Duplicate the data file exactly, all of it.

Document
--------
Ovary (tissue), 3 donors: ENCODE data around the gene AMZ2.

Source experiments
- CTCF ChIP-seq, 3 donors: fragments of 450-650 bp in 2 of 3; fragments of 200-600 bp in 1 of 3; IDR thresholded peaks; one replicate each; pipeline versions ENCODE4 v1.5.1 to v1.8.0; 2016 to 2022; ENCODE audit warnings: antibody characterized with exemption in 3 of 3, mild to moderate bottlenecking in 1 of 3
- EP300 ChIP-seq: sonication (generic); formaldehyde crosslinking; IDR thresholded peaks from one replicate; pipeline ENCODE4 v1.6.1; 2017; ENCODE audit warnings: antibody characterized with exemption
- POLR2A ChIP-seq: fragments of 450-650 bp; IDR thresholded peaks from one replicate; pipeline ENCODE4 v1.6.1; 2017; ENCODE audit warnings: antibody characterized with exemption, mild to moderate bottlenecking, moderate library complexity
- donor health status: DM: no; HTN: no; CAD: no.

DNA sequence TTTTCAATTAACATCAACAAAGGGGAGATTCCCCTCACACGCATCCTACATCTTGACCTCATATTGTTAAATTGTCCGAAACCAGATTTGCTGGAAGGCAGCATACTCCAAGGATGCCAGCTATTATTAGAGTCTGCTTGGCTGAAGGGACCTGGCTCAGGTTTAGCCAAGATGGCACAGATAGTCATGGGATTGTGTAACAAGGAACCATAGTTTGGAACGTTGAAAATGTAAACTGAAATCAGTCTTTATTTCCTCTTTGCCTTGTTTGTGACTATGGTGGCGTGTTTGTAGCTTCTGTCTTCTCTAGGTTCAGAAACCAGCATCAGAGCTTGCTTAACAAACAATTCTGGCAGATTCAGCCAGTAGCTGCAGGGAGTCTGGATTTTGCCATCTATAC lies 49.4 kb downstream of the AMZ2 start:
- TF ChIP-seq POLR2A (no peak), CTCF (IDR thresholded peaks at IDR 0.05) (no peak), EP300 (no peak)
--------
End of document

Ovary (tissue), 3 donors: ENCODE data around the gene AMZ2.

Source experiments
- CTCF ChIP-seq, 3 donors: fragments of 450-650 bp in 2 of 3; fragments of 200-600 bp in 1 of 3; IDR thresholded peaks; one replicate each; pipeline versions ENCODE4 v1.5.1 to v1.8.0; 2016 to 2022; ENCODE audit warnings: antibody characterized with exemption in 3 of 3, mild to moderate bottlenecking in 1 of 3
- EP300 ChIP-seq: sonication (generic); formaldehyde crosslinking; IDR thresholded peaks from one replicate; pipeline ENCODE4 v1.6.1; 2017; ENCODE audit warnings: antibody characterized with exemption
- POLR2A ChIP-seq: fragments of 450-650 bp; IDR thresholded peaks from one replicate; pipeline ENCODE4 v1.6.1; 2017; ENCODE audit warnings: antibody characterized with exemption, mild to moderate bottlenecking, moderate library complexity
- donor health status: DM: no; HTN: no; CAD: no.

DNA sequence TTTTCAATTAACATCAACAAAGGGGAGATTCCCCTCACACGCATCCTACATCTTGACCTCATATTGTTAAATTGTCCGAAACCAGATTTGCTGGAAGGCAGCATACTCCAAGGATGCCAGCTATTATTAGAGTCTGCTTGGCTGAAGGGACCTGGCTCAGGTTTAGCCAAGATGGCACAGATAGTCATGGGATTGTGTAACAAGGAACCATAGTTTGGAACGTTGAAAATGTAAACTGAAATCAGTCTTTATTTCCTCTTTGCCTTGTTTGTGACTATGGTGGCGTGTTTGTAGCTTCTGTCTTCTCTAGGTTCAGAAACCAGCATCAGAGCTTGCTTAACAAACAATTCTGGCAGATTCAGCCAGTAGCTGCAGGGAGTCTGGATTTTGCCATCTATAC lies 49.4 kb downstream of the AMZ2 start:
- TF ChIP-seq POLR2A (no peak), CTCF (IDR thresholded peaks at IDR 0.05) (no peak), EP300 (no peak)